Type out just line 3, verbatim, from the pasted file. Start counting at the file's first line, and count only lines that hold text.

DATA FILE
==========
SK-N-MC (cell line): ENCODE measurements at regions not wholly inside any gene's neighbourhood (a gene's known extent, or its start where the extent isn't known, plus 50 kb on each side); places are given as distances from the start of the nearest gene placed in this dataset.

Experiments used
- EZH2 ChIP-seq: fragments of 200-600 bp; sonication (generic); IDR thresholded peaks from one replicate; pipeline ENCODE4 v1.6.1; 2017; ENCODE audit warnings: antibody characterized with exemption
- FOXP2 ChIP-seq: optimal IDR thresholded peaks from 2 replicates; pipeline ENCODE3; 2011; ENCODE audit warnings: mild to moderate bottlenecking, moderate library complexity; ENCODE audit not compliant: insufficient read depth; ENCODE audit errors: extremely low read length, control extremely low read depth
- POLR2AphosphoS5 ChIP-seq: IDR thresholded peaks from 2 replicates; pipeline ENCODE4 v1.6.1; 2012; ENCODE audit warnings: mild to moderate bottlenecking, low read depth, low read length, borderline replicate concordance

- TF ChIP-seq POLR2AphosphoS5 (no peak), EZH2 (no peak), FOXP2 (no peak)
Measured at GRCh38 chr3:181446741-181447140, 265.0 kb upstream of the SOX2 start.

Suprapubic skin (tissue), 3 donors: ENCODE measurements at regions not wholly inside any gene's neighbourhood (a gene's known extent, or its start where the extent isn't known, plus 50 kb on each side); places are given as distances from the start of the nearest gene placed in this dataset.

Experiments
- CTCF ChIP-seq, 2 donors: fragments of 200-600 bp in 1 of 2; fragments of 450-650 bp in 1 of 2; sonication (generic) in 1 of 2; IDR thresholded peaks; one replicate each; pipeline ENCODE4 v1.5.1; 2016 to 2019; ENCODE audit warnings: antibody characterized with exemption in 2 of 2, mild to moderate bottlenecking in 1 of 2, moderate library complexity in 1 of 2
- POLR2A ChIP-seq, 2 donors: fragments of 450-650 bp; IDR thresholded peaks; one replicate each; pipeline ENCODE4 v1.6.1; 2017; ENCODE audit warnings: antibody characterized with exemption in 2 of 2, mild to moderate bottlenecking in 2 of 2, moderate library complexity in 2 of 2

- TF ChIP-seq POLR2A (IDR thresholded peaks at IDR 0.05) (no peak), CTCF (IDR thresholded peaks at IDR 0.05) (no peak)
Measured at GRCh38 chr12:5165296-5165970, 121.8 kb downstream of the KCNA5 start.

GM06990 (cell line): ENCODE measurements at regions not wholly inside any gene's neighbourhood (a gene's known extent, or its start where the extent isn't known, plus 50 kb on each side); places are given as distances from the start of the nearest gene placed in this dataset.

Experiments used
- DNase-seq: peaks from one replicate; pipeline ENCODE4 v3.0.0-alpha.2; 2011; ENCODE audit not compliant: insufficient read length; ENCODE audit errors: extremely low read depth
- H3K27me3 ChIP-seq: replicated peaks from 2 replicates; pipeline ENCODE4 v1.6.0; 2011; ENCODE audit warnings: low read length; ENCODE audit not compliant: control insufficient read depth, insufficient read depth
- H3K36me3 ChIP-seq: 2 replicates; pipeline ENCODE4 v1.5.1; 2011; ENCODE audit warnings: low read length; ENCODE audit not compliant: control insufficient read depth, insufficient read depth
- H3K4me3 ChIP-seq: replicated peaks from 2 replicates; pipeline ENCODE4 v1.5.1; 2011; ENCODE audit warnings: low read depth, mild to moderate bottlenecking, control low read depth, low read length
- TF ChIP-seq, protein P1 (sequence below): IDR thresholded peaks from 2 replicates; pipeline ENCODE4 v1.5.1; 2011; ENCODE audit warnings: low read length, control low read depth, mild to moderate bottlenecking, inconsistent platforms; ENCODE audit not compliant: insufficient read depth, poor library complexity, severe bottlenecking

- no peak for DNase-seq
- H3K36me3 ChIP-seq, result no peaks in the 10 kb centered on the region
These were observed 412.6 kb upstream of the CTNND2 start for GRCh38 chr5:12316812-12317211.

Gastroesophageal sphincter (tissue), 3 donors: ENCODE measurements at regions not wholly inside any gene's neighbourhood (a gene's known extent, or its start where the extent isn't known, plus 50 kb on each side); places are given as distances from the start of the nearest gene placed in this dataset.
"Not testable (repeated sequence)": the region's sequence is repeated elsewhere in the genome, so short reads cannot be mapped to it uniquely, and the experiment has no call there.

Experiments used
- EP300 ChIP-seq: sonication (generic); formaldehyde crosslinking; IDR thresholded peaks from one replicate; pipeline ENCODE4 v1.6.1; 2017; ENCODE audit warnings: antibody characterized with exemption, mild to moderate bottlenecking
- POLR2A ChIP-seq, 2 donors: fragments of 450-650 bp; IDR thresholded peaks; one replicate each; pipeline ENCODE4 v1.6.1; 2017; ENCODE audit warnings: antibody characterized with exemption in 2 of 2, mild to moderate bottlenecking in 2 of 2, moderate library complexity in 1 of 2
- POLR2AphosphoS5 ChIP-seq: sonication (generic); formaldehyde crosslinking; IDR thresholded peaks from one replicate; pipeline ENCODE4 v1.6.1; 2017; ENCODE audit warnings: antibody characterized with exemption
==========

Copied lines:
- EZH2 ChIP-seq: fragments of 200-600 bp; sonication (generic); IDR thresholded peaks from one replicate; pipeline ENCODE4 v1.6.1; 2017; ENCODE audit warnings: antibody characterized with exemption